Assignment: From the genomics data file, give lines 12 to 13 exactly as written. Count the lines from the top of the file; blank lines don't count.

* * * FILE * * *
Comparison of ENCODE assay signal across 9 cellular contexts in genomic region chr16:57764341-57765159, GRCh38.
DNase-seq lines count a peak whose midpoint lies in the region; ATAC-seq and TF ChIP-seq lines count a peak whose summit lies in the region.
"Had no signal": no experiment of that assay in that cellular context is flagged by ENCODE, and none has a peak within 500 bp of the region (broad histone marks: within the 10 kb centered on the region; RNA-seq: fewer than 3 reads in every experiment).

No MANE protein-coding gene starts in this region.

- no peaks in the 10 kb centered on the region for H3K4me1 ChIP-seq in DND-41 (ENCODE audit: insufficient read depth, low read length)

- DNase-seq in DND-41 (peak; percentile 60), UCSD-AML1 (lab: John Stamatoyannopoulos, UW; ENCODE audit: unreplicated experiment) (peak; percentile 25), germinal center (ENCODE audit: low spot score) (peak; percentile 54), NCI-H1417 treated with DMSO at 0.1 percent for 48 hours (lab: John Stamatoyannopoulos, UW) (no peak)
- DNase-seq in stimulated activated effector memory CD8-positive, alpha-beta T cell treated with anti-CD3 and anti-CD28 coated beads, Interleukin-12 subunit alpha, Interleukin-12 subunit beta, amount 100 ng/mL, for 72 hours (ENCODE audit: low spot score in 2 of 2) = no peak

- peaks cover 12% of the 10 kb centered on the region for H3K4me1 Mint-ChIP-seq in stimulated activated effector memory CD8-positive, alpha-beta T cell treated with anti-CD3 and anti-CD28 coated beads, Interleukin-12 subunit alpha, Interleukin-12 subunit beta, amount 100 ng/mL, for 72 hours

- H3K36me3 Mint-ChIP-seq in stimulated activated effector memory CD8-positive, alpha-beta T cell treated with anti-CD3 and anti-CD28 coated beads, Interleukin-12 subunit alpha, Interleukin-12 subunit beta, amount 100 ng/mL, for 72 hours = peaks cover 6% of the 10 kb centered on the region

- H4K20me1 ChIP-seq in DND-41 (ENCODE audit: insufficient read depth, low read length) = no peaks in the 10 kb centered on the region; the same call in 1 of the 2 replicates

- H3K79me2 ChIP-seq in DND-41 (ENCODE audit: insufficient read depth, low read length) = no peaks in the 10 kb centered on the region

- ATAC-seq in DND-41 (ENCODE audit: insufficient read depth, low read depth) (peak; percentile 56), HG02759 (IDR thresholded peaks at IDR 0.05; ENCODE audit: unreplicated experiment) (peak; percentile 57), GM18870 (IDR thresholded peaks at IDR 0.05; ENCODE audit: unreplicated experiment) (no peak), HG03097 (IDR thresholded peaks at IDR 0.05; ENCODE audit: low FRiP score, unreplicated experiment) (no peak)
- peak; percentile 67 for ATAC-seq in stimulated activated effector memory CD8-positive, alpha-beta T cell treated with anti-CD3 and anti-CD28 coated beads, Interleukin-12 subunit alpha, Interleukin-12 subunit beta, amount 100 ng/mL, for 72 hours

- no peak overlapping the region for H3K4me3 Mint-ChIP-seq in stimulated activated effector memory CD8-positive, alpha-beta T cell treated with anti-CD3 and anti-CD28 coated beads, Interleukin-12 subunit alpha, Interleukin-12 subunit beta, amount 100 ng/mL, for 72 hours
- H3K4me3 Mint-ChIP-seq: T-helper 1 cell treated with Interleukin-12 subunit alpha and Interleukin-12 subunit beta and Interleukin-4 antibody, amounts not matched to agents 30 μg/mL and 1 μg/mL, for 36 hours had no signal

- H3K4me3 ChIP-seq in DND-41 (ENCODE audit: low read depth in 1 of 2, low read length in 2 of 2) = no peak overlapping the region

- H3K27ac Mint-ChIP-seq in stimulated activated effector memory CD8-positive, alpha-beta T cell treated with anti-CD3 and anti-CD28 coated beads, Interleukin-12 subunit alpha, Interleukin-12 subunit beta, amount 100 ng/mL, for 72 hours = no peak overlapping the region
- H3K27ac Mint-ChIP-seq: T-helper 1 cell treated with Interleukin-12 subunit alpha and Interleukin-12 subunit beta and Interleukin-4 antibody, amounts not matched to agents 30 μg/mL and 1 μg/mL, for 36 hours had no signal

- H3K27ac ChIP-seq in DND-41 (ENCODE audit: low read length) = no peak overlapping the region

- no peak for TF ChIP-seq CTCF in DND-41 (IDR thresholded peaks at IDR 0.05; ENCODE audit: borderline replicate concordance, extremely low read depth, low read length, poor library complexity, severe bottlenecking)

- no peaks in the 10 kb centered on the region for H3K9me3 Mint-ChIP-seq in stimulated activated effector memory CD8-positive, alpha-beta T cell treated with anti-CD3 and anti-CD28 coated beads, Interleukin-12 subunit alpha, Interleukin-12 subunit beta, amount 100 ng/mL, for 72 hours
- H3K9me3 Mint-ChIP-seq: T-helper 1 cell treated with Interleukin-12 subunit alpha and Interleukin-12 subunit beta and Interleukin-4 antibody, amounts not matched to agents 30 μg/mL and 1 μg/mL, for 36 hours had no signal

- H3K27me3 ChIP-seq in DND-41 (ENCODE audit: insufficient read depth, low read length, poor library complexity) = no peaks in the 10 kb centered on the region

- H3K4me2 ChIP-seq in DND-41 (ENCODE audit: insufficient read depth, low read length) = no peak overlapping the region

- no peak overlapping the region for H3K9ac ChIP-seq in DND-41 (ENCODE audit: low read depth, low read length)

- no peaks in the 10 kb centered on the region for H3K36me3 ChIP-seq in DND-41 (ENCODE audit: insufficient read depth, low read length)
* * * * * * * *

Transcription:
- ATAC-seq in DND-41 (ENCODE audit: insufficient read depth, low read depth) (peak; percentile 56), HG02759 (IDR thresholded peaks at IDR 0.05; ENCODE audit: unreplicated experiment) (peak; percentile 57), GM18870 (IDR thresholded peaks at IDR 0.05; ENCODE audit: unreplicated experiment) (no peak), HG03097 (IDR thresholded peaks at IDR 0.05; ENCODE audit: low FRiP score, unreplicated experiment) (no peak)
- peak; percentile 67 for ATAC-seq in stimulated activated effector memory CD8-positive, alpha-beta T cell treated with anti-CD3 and anti-CD28 coated beads, Interleukin-12 subunit alpha, Interleukin-12 subunit beta, amount 100 ng/mL, for 72 hours